• HHS PKI. (Jan, 2001). HHS IRM Policy for Public
    Key Infrastructure (PKI) Certification Authority
    (CA). Retrieved from http//www.hhs.gov/ocio/polic
    y/2000-0011.html
  • HHS POL. (Jul, 2011). HHS-OCIO-2011-0003 Policy
    for Information Systems Security and Privacy.
    Retrieved from http//www.hhs.gov/ocio/policy/hhs-
    ocio-2011-0003.html
  • HHS RoB. (Jul, 2013). Rules of Behavior for Use
    of HHS Information Systems. Retrieved from for
    http//www.hhs.gov/ocio/policy/hhs-rob.html
  • NIST 800-53v4. (Apr, 2013). Security and Privacy
    Controls for Federal Information Systems and
    Organizations. Retrieved from class content.
  • SSP-T. (nd). 800-53 SSP Template Examples.
    Retrieved from class content.

28
  • CSIRC Department of Health and Human Services
    Computer Security Incident Response Center. (Apr,
    2010). Policy for Information Technology (IT)
    Security and Privacy Incident Reporting and
    Response. Retrieved from http//www.hhs.gov/ocio/p
    olicy/hhs_ocio_policy_2010_0004.html
  • HHSCP Department of Health and Human Services
    Cybersecurity Program. (2014). Department of
    Health and Human Services Information Systems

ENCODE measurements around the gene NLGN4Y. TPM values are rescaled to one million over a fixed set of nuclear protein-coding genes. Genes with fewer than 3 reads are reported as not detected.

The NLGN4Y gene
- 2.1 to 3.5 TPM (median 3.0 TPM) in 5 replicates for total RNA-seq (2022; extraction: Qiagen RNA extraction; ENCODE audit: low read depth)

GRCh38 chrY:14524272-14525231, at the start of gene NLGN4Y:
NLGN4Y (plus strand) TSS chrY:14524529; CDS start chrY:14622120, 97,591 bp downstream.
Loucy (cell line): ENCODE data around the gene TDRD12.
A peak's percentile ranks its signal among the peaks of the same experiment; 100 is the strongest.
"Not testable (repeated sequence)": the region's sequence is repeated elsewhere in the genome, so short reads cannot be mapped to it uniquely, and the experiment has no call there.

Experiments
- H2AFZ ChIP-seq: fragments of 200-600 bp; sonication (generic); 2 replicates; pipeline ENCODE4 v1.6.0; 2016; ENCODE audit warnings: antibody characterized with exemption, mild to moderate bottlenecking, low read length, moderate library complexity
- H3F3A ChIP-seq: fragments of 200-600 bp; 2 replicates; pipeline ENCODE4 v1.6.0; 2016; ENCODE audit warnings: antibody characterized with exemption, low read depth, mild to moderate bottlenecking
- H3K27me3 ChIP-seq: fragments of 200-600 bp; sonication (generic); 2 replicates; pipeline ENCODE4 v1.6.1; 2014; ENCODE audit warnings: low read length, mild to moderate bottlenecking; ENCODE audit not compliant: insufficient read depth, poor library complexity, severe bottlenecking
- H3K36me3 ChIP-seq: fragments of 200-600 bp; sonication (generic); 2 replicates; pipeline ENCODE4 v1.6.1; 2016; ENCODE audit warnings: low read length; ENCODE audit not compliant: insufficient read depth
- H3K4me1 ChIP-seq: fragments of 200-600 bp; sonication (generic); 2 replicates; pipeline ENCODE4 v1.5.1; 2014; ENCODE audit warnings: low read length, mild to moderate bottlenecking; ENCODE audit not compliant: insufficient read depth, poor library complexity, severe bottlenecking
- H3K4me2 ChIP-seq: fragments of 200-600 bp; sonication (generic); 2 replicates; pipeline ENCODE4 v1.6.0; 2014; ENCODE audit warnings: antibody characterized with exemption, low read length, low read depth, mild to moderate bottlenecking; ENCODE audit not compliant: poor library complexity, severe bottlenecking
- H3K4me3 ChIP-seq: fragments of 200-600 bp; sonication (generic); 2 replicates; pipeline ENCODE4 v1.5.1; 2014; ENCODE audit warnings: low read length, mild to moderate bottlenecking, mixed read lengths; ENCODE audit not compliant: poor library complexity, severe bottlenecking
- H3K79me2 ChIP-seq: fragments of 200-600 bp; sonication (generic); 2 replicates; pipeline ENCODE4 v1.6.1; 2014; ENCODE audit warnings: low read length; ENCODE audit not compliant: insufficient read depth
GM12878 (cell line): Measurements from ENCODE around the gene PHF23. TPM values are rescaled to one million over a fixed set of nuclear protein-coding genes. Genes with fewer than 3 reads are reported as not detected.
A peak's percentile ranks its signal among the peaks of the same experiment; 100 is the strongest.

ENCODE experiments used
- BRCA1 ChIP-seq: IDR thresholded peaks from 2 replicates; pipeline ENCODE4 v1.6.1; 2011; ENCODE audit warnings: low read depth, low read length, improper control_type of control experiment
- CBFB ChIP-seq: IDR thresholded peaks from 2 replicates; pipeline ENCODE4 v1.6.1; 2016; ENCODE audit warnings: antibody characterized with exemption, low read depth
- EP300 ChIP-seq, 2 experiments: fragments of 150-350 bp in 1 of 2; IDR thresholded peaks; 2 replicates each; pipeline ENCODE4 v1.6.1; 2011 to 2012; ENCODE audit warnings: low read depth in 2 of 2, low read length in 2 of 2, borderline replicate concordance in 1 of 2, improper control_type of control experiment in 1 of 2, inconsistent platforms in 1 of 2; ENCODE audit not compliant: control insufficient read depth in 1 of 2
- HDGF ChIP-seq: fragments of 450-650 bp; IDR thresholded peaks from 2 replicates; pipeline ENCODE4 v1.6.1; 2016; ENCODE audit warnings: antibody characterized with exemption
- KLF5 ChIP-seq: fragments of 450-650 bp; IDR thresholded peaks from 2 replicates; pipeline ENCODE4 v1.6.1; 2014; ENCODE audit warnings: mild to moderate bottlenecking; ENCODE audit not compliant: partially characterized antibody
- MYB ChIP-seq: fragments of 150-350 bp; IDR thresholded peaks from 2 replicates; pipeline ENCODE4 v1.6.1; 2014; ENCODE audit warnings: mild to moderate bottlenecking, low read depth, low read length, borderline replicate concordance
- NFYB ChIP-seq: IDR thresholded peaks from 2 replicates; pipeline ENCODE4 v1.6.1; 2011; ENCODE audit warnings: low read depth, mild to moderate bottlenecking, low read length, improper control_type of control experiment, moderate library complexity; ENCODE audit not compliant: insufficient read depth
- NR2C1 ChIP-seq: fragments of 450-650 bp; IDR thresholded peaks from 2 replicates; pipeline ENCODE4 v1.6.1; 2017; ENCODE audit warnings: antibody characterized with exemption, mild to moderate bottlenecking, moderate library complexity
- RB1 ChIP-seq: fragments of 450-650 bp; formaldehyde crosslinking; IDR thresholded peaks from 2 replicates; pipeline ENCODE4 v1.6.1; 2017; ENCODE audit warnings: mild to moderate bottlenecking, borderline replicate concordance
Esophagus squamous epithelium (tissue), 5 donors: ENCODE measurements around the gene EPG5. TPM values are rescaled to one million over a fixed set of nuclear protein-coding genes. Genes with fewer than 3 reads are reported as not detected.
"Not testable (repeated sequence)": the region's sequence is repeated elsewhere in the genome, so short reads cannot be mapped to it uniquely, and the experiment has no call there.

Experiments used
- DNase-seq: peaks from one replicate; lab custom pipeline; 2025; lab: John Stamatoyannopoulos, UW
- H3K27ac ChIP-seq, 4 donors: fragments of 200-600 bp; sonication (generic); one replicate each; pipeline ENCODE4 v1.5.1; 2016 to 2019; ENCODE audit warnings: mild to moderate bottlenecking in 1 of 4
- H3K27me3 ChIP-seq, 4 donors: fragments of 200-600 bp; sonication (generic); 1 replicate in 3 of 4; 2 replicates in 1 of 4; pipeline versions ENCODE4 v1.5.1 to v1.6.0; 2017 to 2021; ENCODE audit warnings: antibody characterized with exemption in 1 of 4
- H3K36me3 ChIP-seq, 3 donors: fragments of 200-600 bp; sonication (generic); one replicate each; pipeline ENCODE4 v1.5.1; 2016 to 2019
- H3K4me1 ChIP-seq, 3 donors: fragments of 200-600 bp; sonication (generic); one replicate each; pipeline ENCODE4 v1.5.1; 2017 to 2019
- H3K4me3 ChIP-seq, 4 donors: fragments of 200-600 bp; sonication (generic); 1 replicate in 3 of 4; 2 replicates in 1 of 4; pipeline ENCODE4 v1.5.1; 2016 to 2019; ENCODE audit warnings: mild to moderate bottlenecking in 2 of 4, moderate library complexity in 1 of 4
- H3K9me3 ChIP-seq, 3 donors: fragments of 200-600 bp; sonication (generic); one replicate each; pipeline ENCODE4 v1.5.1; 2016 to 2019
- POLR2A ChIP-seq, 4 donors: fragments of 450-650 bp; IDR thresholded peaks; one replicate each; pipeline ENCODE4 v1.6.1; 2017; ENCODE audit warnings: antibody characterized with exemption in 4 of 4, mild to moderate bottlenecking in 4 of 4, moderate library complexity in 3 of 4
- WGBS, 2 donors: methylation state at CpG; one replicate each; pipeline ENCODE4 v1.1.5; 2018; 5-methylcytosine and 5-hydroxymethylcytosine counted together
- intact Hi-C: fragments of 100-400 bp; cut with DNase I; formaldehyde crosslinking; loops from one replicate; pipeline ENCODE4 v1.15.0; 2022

Security Awareness Training. Retrieved from
    http//www.hhs.gov/ocio/securityprivacy/awarenesst
    raining/issa.pdf
  • HHSIRM Department of Health and Human Services
    Incident Response Management. (Jan, 2001). HHS
    IRM Policy for the Prevention, Detection, Removal
    and Reporting of Malicious Software. Retrieved
    from http//www.hhs.gov/ocio/policy/2000-0007.html
  • HHSOCIO Department of Health and Human Services
    Office of Chief Information Officer. (Jul, 2009).
    HHS-OCIO Standard for IEEE 802.11 WLAN. Retrieved
    from http//www.hhs.gov/ocio/policy/policydocs/sta
    ndard_2009-0003_001s_-_ocio.DOC
  • ISO (Oct, 2013). ISO/IEC 27002 Information
    technology security techniques Code of
    practice for information security controls..
    Retrieved from class content.
  • NIST National Institute of Standards and
    Technology. (Mar, 2006). Minimum Security
    Requirements for Federal Information and
    Information Systems.. Retrieved from class
    content.